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Spreading light in menorah lighting on Boston Common

Jed Weiss (left) and Ilana Braun lit the rightmost candle of a large menorah on Boston Common to celebrate the first night of Hanukkah as Rabbi Yosef Zaklos, Boston Mayor Michelle Wu, and Governor Charlie Baker watched.Pat Greenhouse/Globe Staff

High in the air, as sunset ushered in the first night of Hanukkah Sunday, Ilana Braun and Jed Weiss stood on a lift and lit the rightmost candle of the 22-foot-tall menorah on Boston Common.

They’ll celebrate the seven remaining nights of the holiday in their Chinatown apartment with their three children, each child lighting a much smaller menorah and eating latkes — no blow torch in sight.

But for the first night of Hanukkah, after last year’s much more muted celebrations, it was a welcome experience.

“It’s really lovely to be part of the Boston community and the Jewish community coming out all together, especially during the pandemic, when it’s so hard to convene a group and celebrate,” Braun said.


Last Hanukkah, the number of confirmed COVID cases in Massachusetts was surging: 5,369 new cases on the first night. The 2020 Boston Common menorah-lighting ceremony still took place, albeit with a smaller crowd and a livestream for people watching at home.

This year was more celebratory. A few dozen people gathered at the Brewer Fountain, from dignitaries and families who came to watch to passersby unfamiliar with the holiday, casually stopping to ask what the gathering was for. Members of the Jewish bluegrass band Kol Kahol, Hebrew for Blue Voice, played Hanukkah songs for the crowd.

“Millions of Jews right now, tonight, around the world, are lighting the same candles in the same structure in their homes and in their communities,” said Rabbi Marc Baker, president and chief executive of Combined Jewish Philanthropies.

Rabbi Yosef Zaklos of Chabad of Downtown Boston spoke about spreading light and joy from one candle to the next.

“There’s a vibe,” Zaklos said. “People are happy to be able to be outdoors without a mask, in a safe space. There is certainly uncertainty. We all understand that. But I think when we’re anchored in goodness and positivity, it allows us to ride that uncertainty in a much more calm and collected way.”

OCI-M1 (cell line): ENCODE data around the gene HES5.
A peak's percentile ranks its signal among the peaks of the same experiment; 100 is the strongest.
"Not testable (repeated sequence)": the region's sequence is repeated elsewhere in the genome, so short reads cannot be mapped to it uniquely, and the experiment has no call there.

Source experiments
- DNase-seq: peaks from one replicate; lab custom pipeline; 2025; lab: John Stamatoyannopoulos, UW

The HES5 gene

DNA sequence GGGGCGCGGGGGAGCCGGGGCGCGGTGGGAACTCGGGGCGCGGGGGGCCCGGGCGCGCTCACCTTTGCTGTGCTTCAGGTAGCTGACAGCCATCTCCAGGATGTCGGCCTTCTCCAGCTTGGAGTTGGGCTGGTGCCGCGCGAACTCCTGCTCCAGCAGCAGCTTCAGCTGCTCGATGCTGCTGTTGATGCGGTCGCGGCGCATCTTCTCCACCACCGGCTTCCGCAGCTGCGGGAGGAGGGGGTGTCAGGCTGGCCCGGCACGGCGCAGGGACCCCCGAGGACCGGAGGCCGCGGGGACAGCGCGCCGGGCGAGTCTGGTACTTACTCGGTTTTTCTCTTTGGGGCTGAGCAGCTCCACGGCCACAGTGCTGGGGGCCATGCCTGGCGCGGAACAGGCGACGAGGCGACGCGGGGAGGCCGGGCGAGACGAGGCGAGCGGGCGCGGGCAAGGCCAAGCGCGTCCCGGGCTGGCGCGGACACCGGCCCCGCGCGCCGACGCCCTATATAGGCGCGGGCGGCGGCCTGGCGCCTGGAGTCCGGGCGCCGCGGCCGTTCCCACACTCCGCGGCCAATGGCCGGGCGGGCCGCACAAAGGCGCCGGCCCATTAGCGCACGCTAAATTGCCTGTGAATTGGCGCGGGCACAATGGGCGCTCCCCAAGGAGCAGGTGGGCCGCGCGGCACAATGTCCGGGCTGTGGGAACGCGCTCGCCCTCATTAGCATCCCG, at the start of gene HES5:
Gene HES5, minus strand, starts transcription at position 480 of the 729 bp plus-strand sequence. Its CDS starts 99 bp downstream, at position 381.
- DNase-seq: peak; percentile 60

Though public celebrations of Hanukkah date back a few thousand years, Jewish people typically celebrate at home. Families hold small celebrations over eight nights with candle-lightings, prayers, songs, and fried food ― potato latkes and jelly-filled sufganiyot.

Members of Chabad, an Orthodox Jewish Hasidic, have been organizing large-scale menorah lightings since the 1970s as part of a campaign to raise awareness of the holiday and bring a bit of happiness and hope to public spaces.

“Judaism teaches us that the best way to celebrate Hanukkah is infectious,” Zaklos said. “You light one candle first, you add in light, and you can’t hold back from adding another candle the next night. In addition, you light the world around you. It’s contagious because when you are bright, then those around you also assume positivity.”

Zaklos greeted newly elected Boston Mayor Michelle Wu with “a big mazal tov, as we say,” to congratulate her. She did the shamash honors with Governor Charlie Baker as her three elected predecessors had, holding a blowtorch on the lift next to Zaklos, Braun, and Weiss.

“Despite the many forces keeping us apart, despite how much we are trying to stay isolated, we need each other,” Wu told the crowd. “And we are showing in this city, and in every action that we take, that we can follow these same lessons of this holiday season: Of courage and perseverance triumph, and making sure that light will spread.”


Baker acknowledged that these times are still difficult for many people but welcomed the light of such ceremonies.

“In some respects, especially in times like these, I think it’s important for us to all remember that every day ― somewhere, someplace ― there are little miracles happening,” Baker said. “They involve acts of grace and kindness and generosity. And they are, in fact, the light that pushes out the darkness, which is what this menorah these eight days of light stand for.”

Gal Tziperman Lotan can be reached at gal.lotan@globe.com or at 617-929-2043.